I first stumbled upon Eprjr Island around 2014, on Instagram. Their branding for the mini Trini t-shirts and baby onesies was so adorable and Trini fuh true. Then, the concept of a book that they were planning on publishing about a leatherback back turtle was revealed. Jeunanne Alkins, the author and brand creator, included her followers naming her hero. Later, she settled on the name ‘Hatch’ and her book Ready.Set… Hatch! … hatched. The Tiger Tales reviewed Hatch back in 2015. Esprjr Islands’ and Jeunanne’s story continues to grow. Jeunanne is currently making an animated series called Bim and Bam: The Adventure Series. She’s also a Design Entrepreneur at Everything Slight Pepper. Jeunanne has kindly accepted The Tiger Tales invitation to an online interview. This is Juenanne’s interview.
TTT: Tell us about yourself and your role a Design Entrepreneur?
JA: For the past 15 years I have worked with an eclectic range of clients (from corporate to artisan) to define their competitive advantage and align their company mission with a communication and visual strategy. As a brand designer, much of the challenge working in the Caribbean space involves intervening the “I just need a logo” adhoc approach to design thinking and management, instead a creating a focus on planning and cohesive strategy. Launching the children’s brand “Island Babies” in 2012, has opened up a different space for creativity for me; I am currently in the process of restructuring the studio (Everything Slight Pepper) to focus on providing client work for mission-aligned brands targeting the kids and family market.
TTT: What made you decide to write children’s books?
JA: I really never decided on writing children’s books, it just sort of happened. In 2012, I began work on Machel Montano’s “Boy Boy and the Magic Drum” storybook n Trinidad and Tobago. I thoroughly enjoyed the project, playing with the layout, the rhythm of the type and using of colour to bring the illustrations to life. It opened my eyes to how I could help to make topics come alive for children. Subsequent to this experience, my friends were lobbying to get a law passed to ban the hunting of turtles and ask me to lend my talent to the cause; I designed a kids line of t-shirts using a turtle motif.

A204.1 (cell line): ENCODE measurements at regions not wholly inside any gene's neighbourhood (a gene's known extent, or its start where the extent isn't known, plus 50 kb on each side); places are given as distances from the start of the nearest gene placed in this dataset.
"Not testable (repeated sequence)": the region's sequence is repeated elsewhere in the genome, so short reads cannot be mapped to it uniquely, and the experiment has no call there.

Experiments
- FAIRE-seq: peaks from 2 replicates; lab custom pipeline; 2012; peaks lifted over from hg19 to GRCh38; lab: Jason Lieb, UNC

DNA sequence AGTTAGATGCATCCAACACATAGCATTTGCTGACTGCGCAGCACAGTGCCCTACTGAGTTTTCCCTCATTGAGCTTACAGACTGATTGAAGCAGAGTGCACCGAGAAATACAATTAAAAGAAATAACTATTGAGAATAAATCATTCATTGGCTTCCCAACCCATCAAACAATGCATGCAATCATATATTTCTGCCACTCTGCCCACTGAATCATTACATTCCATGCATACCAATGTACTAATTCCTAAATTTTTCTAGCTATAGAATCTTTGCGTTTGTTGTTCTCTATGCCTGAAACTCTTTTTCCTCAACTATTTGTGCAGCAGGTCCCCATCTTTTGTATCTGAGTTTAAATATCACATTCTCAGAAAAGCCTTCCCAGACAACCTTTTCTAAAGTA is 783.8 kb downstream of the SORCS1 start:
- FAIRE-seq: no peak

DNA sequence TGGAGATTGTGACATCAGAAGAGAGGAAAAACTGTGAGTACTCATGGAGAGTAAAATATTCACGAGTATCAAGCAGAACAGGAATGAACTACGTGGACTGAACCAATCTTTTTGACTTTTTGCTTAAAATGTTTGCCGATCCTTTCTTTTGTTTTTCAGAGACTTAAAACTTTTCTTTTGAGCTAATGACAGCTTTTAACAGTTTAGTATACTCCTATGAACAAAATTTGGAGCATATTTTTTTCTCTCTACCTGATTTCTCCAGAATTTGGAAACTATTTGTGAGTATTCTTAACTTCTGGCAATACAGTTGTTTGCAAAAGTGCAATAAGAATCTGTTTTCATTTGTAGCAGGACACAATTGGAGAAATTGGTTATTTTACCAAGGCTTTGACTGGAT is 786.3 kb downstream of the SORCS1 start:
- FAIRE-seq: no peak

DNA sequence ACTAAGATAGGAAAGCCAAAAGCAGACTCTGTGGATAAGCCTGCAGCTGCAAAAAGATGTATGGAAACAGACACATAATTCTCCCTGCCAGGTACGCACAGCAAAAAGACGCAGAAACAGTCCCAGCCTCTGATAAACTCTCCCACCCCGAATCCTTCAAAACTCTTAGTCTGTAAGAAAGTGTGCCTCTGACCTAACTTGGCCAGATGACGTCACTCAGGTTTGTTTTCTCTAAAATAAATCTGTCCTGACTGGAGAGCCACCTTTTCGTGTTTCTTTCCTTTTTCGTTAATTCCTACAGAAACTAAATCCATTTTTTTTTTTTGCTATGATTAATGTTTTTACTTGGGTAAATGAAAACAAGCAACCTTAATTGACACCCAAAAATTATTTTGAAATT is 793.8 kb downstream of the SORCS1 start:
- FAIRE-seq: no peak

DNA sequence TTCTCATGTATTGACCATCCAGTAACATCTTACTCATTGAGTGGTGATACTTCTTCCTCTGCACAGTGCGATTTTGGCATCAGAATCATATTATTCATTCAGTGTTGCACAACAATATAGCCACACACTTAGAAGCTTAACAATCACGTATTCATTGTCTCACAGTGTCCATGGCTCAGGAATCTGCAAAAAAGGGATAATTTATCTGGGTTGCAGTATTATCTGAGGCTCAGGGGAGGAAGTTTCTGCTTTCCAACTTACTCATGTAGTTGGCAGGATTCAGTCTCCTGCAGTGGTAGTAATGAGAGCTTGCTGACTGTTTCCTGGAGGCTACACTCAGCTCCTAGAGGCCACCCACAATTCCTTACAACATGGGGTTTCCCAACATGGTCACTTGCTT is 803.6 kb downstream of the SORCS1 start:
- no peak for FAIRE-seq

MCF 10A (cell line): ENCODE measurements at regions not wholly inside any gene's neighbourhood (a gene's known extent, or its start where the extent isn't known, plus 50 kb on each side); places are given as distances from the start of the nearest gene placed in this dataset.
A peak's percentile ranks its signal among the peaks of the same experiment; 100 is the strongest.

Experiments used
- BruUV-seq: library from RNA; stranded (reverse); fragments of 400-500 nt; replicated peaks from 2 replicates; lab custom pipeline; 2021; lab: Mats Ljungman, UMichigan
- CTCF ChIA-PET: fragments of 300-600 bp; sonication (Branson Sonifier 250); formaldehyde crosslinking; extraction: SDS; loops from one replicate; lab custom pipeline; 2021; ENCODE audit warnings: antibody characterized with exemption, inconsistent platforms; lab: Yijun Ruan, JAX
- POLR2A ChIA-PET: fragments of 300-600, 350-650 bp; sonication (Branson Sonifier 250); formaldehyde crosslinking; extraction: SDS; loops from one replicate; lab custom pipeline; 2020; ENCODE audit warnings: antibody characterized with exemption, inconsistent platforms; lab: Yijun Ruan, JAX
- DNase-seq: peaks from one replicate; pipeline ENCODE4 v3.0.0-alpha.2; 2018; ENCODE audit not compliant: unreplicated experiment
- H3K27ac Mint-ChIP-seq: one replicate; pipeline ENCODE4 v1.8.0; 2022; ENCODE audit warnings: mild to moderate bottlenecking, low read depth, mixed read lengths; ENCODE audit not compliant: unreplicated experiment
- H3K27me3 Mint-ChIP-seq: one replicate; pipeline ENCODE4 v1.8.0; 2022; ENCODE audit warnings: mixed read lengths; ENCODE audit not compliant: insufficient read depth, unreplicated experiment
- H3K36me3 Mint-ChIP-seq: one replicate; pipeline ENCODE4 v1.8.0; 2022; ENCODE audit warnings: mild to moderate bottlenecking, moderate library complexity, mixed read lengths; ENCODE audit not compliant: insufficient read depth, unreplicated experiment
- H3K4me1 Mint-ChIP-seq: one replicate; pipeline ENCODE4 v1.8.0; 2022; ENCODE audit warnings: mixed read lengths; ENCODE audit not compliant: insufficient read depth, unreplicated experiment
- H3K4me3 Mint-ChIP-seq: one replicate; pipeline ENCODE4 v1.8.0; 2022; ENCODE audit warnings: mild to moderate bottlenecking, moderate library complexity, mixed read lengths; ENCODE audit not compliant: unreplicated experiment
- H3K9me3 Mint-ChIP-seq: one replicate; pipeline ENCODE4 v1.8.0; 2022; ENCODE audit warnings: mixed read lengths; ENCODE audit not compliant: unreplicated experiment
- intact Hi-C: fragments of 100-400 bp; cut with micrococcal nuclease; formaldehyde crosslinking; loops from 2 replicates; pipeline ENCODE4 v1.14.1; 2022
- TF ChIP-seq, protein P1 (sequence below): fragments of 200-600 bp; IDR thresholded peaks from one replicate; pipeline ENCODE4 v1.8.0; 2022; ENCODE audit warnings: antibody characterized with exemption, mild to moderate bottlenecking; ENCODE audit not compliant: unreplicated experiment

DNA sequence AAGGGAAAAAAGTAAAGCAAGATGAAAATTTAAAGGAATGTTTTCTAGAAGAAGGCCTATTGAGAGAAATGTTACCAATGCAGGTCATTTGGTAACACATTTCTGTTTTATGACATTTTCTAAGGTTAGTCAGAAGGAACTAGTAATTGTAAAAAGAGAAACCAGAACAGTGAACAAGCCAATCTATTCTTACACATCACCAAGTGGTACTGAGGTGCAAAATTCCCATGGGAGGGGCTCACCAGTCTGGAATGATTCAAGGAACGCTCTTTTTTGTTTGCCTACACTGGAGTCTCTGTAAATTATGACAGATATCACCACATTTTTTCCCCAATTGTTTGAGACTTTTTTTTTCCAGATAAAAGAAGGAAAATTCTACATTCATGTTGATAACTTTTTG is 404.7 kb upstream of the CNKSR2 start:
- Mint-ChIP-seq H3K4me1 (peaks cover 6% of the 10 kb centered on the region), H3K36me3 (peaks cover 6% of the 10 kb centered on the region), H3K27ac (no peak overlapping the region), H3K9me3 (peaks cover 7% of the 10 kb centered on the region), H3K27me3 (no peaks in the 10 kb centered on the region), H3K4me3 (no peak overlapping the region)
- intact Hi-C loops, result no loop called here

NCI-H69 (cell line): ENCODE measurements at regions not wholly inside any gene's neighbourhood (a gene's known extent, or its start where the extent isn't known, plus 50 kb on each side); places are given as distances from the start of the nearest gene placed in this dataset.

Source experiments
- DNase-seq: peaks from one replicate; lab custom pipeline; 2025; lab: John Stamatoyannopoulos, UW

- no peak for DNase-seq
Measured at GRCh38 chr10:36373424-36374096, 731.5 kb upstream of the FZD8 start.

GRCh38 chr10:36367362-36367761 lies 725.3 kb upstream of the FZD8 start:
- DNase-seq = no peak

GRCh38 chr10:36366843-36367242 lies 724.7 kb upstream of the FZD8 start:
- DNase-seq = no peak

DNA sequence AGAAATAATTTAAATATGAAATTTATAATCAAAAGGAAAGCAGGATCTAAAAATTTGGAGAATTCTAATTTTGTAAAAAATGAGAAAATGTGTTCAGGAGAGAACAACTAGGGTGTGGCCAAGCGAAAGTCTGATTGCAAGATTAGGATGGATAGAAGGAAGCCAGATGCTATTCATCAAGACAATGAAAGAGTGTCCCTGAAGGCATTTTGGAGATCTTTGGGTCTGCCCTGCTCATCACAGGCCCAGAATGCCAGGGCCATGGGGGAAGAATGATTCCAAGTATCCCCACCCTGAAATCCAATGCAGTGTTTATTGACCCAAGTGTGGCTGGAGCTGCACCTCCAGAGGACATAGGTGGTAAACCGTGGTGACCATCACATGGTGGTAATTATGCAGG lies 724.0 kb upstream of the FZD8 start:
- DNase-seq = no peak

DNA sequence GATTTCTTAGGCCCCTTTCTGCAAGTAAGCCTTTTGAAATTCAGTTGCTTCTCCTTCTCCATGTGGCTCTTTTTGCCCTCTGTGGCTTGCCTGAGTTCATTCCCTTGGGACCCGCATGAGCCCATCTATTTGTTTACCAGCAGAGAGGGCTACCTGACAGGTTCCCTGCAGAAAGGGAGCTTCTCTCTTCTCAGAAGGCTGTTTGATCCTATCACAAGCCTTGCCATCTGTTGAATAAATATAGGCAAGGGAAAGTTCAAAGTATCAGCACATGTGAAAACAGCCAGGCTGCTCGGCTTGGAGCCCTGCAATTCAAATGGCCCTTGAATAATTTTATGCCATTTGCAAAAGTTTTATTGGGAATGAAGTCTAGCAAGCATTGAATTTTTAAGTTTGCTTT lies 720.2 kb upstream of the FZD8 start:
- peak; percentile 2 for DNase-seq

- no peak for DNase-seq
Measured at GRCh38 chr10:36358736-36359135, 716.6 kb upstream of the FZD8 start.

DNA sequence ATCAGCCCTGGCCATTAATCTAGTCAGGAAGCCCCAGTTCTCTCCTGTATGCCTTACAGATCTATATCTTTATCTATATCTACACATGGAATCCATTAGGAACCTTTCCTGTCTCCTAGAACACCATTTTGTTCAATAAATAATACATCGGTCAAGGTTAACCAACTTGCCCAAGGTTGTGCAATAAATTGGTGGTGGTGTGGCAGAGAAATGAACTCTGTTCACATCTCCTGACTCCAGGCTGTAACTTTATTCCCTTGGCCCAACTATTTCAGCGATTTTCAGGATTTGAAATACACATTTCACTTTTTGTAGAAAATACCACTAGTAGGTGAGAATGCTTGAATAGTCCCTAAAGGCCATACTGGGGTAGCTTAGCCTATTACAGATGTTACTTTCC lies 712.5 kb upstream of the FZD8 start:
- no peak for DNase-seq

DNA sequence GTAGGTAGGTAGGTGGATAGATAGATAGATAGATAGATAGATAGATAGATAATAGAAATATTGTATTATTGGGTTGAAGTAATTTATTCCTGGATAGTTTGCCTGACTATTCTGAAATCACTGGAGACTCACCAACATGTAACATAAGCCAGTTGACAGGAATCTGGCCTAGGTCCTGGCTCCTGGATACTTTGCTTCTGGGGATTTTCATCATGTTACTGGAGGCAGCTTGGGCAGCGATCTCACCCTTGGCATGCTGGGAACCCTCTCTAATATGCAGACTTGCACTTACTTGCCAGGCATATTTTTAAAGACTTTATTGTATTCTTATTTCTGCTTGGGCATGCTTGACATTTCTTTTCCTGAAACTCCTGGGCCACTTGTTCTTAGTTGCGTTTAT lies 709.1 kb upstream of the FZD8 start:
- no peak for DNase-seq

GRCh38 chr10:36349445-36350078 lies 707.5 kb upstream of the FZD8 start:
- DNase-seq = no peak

My friends were not interested in targeting kids specifically, but I decided to still produce the t-shirts and used them as a tool to create a conversation on social media around the topic of the environment. The favourable response to this design led to other island-themed designs and eventually I was able to save enough to create my first book, on endangered leatherback turtles – Ready. SET… HATCH! Authored and vividly illustrated by myself, the book merges art and a simple story of teamwork that taps into their love of rhythm, sounds and music. Setting the story in a real location enabled me to subtly introduce basic geography and the idea of conservation and preservation of endangered animals to this young audience. The content was heavily researched and is an accurate representation of the real life nesting habit of sea turtles.
The response to the book has been overwhelming, gaining accolades beyond our Caribbean shores and met with enthusiasm by hundreds of young children in school readings. This experience sparked a fire within me to delve further into designing for children, as I both absolutely love it, and I can see direct positive impact of what my talent has allowed me to contribute. Designing education tools that are more enjoyable and accessible for children is now is my key career goal – I’ll continue writing if I have to, but ideally I would love to work with other writers to bring the concepts to life.
TTT: What has been the most rewarding feedback you have had from your young readers, to date?
JA: There have been so many! One that stands out is a reading and character development workshop that I conducted at the Bocas Lit Festival here in Port of Spain, Trinidad. The children were bouncing off the walls! On the second day, one of the teachers came to me and said that her class had asked if they could write essays based on the crazy character we had come up with in the previous day’s session. She was shocked – never before did they ask her for homework!
TTT: Do you have any plans to engage teen readers? If not, why not?
JA: No I don’t, for specific reasons. The first being that I am aiming to instil a love of the environment from the get-go rather than trying to change bad habits later on. To this end, I believe that in Trinidad and Tobago we suffer from gaps between the messages and making sure the audience can relate, and understand. We tend to have a jack-of-all-trades approach to everything. In trying to cast as wide a net as possible, we end up with material that is in the middle and doesn’t serve either side well – too advanced for young children or too ”babyish” for teens. My brand is specially crafted for the under 10s, and as it develops further, it will be defined into 0 months-3 years, 3-5 and 6-9 years; I am focused on the formative years.
TTT: What advice would you give to aspiring children’s book writers from the Caribbean?
JA: Read as many picturebooks as possible; Hire an illustrator but most importantly, an editor and a graphic designer. This is one of the major differences I notice between self-published and published books. Especially with stories for younger kids – text length, visual clues for how parents have to read it and turn of page tricks are so important.
TTT: Finish the sentence ‘yuh is ah true trini fuh true if…’
JA: Don’t take no for an answer.